So, when the switch is open (as in the diagram), we can see that the voltage between P0 and ground is equal to 5V - IR, but no current is flowing which makes IR equal to zero and so P0 is at 5V. So… what happens when the switch is closed?
We know that the voltage between the power rail and ground is 5V and we choose R so that the resistance of the switch might as well be zero. Which means that the voltage at P0 is 0V, or as near as makes no odds, so we have our two logic levels. When the switch is open, the input pin is at 5V, which we call false, and when it’s closed the pin is pulled down to ground (0V), which we call true.
So, if we recast our matrix driver so that, rather than applying a voltage to each column in turn and check the row pins to see if they’re high, we set up pull up resistors on the column pins and, set all our rows to 5V. Then, to scan the matrix, we set a row to ground and check which columns go to ground too and on to the next. The beauty of the Teensy is that we can do that without any extra hardware, we just set a couple of registers to appropriate values and we’re golden. Once I’d done this and rebuilt my debugging firmware suddenly the debugging output was making more sense. No missed keys. No strange repeats. No keys I hadn’t touched suddenly deciding they’d been pressed. Lovely.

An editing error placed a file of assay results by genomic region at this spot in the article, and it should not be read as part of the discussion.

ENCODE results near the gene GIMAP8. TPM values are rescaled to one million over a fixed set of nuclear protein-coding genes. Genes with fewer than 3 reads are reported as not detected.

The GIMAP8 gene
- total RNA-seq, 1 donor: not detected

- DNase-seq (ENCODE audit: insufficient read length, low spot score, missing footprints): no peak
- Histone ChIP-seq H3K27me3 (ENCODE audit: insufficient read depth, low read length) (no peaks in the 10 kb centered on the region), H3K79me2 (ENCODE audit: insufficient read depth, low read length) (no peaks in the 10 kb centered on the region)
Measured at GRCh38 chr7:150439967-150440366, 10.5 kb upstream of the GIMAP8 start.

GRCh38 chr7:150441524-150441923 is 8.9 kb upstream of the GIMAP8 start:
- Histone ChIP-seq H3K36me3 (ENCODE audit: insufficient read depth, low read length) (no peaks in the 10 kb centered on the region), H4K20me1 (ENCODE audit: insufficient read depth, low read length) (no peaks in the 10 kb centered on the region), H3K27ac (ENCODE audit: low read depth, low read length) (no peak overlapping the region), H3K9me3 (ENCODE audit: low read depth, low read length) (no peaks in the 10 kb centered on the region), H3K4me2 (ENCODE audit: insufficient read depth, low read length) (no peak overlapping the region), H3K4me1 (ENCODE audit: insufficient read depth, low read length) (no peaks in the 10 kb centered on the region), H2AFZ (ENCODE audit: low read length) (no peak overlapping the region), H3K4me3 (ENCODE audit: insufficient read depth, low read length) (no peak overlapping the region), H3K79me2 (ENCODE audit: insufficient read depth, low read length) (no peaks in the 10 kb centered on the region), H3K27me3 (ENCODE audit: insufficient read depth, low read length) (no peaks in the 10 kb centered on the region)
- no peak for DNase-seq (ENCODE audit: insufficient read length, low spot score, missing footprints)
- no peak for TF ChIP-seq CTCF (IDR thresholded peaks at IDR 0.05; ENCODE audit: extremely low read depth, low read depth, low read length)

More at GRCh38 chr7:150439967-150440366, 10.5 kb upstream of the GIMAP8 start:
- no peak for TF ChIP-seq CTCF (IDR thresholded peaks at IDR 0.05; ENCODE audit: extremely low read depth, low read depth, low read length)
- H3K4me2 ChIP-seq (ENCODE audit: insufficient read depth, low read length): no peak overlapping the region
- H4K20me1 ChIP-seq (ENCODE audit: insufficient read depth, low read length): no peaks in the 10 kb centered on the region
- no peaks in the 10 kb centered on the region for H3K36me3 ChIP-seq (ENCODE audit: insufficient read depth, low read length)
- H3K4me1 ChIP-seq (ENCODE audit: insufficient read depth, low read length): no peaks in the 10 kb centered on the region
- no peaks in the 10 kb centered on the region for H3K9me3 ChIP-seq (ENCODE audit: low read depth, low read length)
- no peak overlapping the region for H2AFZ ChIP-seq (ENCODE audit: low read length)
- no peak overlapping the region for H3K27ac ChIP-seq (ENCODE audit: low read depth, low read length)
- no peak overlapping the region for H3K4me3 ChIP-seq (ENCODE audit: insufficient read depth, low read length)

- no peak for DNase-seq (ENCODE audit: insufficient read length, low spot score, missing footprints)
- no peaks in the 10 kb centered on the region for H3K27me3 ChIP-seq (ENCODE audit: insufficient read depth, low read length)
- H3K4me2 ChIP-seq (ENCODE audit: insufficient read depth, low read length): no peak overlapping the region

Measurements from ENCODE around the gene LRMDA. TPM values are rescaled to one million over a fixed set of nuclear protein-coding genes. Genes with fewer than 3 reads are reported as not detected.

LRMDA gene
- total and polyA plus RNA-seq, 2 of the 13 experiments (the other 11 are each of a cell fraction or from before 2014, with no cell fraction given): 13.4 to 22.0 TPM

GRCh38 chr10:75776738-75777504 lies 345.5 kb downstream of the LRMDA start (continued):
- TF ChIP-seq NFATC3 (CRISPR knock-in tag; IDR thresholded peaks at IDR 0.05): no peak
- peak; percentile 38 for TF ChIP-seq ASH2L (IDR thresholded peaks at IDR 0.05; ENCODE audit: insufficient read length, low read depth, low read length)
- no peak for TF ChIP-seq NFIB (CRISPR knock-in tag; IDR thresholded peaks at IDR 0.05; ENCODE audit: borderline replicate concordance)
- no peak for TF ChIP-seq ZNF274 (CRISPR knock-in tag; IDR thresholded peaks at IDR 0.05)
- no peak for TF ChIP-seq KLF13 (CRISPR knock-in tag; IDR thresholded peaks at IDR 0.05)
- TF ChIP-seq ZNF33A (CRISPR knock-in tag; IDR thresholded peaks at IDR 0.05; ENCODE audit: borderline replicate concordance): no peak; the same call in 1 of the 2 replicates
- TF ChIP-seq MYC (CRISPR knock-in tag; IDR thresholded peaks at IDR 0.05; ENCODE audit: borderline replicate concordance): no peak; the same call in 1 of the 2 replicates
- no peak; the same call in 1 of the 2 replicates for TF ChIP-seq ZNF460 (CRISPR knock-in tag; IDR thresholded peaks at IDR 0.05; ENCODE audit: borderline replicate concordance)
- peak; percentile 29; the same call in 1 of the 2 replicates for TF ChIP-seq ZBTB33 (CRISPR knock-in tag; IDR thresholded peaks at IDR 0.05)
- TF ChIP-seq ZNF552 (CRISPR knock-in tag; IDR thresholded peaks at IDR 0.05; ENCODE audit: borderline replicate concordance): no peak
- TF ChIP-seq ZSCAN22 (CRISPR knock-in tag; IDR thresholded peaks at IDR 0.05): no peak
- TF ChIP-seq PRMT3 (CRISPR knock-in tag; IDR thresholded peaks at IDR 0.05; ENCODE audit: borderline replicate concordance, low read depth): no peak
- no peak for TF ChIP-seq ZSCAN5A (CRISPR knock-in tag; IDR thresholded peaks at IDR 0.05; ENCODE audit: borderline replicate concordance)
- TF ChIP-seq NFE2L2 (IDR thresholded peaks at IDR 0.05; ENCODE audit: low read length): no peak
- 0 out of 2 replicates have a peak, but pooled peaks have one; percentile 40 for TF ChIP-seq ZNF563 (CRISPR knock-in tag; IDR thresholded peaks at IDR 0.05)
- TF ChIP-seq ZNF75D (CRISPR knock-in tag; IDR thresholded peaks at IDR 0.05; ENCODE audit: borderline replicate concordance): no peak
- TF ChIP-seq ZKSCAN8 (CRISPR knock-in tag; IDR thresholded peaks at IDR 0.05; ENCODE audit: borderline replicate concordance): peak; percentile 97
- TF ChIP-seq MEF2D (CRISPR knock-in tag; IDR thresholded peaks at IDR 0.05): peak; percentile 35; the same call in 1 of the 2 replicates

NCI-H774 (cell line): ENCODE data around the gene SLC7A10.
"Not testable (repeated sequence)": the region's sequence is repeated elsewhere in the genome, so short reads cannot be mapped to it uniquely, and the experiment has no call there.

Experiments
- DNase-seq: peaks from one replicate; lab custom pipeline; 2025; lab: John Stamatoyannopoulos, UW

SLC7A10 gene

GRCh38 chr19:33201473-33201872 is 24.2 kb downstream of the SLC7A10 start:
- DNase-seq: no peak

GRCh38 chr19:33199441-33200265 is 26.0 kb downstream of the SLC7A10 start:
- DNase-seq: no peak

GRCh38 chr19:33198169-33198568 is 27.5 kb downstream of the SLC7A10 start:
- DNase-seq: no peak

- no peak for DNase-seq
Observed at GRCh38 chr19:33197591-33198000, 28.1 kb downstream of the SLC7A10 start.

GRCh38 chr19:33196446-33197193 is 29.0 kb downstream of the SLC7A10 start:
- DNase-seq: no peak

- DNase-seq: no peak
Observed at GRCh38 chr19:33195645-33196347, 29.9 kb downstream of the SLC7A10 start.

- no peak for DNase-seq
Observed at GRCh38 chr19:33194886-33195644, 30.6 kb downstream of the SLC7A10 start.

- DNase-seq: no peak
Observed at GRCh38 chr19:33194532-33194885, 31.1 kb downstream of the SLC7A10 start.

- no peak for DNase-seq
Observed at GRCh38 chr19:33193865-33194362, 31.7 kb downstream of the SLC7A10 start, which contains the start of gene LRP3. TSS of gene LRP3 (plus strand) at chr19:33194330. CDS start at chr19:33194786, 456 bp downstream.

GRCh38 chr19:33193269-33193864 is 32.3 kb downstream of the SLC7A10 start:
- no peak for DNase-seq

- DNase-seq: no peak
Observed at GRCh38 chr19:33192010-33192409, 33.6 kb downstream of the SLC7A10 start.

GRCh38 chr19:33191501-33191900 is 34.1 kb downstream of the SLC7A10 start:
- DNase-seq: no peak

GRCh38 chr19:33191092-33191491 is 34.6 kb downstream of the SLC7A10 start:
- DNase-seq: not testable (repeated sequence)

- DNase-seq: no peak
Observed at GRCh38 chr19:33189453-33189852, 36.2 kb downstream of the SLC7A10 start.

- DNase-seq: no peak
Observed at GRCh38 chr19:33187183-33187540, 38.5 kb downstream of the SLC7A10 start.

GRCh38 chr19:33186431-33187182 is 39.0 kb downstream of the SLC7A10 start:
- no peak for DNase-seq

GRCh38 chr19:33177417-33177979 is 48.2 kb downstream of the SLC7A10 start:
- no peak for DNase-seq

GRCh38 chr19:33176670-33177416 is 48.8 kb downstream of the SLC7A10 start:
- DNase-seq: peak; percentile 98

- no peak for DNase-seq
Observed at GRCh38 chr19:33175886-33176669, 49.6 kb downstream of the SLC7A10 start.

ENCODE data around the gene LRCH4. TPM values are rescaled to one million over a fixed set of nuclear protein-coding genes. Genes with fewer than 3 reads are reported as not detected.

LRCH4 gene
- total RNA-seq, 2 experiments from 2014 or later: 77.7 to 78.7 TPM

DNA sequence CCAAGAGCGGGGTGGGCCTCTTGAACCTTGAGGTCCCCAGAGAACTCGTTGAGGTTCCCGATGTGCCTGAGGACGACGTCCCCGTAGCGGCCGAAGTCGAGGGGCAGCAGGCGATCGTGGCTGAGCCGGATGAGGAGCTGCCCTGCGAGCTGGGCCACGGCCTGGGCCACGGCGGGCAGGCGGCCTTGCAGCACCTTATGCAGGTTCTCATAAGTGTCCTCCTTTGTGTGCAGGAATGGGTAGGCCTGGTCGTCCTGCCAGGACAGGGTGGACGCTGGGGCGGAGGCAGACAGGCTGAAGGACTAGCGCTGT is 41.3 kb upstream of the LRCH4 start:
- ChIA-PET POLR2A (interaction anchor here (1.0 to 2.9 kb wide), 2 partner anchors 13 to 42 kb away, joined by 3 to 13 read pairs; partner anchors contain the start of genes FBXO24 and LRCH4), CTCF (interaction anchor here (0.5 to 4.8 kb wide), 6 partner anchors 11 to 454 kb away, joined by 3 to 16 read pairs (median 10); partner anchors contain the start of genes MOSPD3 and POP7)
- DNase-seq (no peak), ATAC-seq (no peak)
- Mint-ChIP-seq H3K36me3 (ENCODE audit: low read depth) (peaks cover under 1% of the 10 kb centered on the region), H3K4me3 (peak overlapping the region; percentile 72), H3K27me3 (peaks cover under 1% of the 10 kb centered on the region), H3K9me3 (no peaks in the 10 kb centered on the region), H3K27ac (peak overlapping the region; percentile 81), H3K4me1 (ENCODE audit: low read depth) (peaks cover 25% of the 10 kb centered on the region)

There’s another possible problem with keyswitches called ‘bouncing’ that the firmware takes care of for me out of the box. In theory keyswitches are dead simple. You press the button and circuit goes from not conducting to conducting with no shilly shallying around. In practice… watching the voltage across even the best switch with a suitable oscilloscope is a lesson in the damnable imperfection of mechanical bits and pieces. The voltage is high. Then low. Then high. Then low. Then low. Then high. Then low and staying there. If you don’t take this into account in your driver you’re going to be registering far too many keypresses. Which is why any firmware worthy of the name has software debouncing (there are hardware debouncing solutions, but it’s much, much cheaper and more convenient to do the compensation) and the tmk firmware is no different. I’m sufficiently lazy that I’ve not really looked at how it works in any detail. Basically, if it detects a switch change it reads the same pin multiple times and, assuming the switch state is still changed at the end of that process, then it’s a real keyup or keydown event.